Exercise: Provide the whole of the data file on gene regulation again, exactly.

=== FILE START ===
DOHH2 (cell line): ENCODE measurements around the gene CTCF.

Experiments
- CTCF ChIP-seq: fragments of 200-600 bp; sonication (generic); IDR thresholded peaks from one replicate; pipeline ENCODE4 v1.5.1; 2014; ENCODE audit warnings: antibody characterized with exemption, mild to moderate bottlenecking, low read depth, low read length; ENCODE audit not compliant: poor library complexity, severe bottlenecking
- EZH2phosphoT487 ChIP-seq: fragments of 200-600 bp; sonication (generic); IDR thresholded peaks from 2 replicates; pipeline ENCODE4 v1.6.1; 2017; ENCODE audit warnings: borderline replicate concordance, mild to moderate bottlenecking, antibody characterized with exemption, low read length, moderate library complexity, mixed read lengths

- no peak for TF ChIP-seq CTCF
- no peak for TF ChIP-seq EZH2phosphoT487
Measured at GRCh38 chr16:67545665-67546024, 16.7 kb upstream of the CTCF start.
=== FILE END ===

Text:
DOHH2 (cell line): ENCODE measurements around the gene CTCF.

Experiments
- CTCF ChIP-seq: fragments of 200-600 bp; sonication (generic); IDR thresholded peaks from one replicate; pipeline ENCODE4 v1.5.1; 2014; ENCODE audit warnings: antibody characterized with exemption, mild to moderate bottlenecking, low read depth, low read length; ENCODE audit not compliant: poor library complexity, severe bottlenecking
- EZH2phosphoT487 ChIP-seq: fragments of 200-600 bp; sonication (generic); IDR thresholded peaks from 2 replicates; pipeline ENCODE4 v1.6.1; 2017; ENCODE audit warnings: borderline replicate concordance, mild to moderate bottlenecking, antibody characterized with exemption, low read length, moderate library complexity, mixed read lengths

- no peak for TF ChIP-seq CTCF
- no peak for TF ChIP-seq EZH2phosphoT487
Measured at GRCh38 chr16:67545665-67546024, 16.7 kb upstream of the CTCF start.